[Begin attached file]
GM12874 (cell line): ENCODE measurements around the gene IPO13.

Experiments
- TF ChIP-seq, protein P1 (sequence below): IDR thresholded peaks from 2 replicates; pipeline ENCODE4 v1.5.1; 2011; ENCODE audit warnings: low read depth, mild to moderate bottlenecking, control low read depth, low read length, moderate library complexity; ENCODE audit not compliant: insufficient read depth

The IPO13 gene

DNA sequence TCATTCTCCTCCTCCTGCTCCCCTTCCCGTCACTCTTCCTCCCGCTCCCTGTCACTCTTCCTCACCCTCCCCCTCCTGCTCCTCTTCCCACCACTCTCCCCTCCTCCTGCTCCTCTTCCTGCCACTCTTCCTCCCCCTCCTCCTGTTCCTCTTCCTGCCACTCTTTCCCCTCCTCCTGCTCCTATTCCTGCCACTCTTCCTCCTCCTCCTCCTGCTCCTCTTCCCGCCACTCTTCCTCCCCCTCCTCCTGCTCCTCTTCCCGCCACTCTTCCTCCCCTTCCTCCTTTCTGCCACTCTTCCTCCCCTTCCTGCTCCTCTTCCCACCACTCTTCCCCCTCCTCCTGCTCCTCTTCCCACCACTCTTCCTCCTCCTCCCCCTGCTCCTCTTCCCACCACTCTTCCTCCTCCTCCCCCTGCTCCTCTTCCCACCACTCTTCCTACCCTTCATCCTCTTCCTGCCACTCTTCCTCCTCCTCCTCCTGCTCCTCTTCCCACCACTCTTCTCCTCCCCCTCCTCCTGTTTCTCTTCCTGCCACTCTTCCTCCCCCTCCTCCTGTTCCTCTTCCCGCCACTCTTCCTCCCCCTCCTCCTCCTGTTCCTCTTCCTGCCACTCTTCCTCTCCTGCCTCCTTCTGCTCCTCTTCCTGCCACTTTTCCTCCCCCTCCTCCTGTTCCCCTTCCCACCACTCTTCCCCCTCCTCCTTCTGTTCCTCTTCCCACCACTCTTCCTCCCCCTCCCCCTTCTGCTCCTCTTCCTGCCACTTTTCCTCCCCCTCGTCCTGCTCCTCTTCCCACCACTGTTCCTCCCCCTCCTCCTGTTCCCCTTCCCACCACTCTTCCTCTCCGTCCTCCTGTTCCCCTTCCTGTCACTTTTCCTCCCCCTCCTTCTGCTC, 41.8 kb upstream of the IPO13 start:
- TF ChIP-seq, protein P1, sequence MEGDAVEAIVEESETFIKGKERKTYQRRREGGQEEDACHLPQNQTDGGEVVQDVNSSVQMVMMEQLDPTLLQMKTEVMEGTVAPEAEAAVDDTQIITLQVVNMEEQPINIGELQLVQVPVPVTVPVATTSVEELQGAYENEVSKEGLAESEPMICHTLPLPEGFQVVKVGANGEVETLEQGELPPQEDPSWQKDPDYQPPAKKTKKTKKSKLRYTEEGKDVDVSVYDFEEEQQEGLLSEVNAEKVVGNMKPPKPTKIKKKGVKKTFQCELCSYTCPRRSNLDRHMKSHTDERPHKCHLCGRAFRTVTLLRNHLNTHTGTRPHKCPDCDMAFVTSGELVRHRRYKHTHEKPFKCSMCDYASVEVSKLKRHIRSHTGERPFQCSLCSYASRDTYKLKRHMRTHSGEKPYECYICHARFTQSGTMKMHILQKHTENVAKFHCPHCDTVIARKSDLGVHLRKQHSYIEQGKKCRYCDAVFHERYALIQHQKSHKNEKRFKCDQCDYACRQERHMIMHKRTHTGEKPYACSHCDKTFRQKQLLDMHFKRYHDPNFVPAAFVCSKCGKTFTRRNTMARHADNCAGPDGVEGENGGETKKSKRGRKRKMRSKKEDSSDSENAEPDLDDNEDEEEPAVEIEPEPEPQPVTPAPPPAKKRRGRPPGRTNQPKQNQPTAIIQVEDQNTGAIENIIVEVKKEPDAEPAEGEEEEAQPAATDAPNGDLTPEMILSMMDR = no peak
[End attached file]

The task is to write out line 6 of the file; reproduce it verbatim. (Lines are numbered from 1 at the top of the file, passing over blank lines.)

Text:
- TF ChIP-seq, protein P1, sequence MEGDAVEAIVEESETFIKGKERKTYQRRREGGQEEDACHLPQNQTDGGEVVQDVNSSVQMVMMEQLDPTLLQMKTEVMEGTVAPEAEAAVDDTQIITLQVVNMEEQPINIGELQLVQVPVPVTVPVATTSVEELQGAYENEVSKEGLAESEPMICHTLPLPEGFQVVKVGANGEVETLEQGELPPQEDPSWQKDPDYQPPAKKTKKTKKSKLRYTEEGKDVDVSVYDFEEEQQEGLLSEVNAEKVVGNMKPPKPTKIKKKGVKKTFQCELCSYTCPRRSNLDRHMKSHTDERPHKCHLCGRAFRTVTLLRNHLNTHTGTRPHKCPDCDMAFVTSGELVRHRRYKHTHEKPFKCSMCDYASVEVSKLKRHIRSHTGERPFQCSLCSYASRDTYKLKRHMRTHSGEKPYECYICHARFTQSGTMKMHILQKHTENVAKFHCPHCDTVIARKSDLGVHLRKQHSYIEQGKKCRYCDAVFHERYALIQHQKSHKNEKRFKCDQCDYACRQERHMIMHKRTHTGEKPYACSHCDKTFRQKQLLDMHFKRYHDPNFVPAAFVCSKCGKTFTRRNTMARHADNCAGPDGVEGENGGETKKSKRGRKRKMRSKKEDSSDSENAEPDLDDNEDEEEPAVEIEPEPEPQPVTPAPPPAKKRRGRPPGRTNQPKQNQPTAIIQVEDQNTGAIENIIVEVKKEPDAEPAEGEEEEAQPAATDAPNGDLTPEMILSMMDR = no peak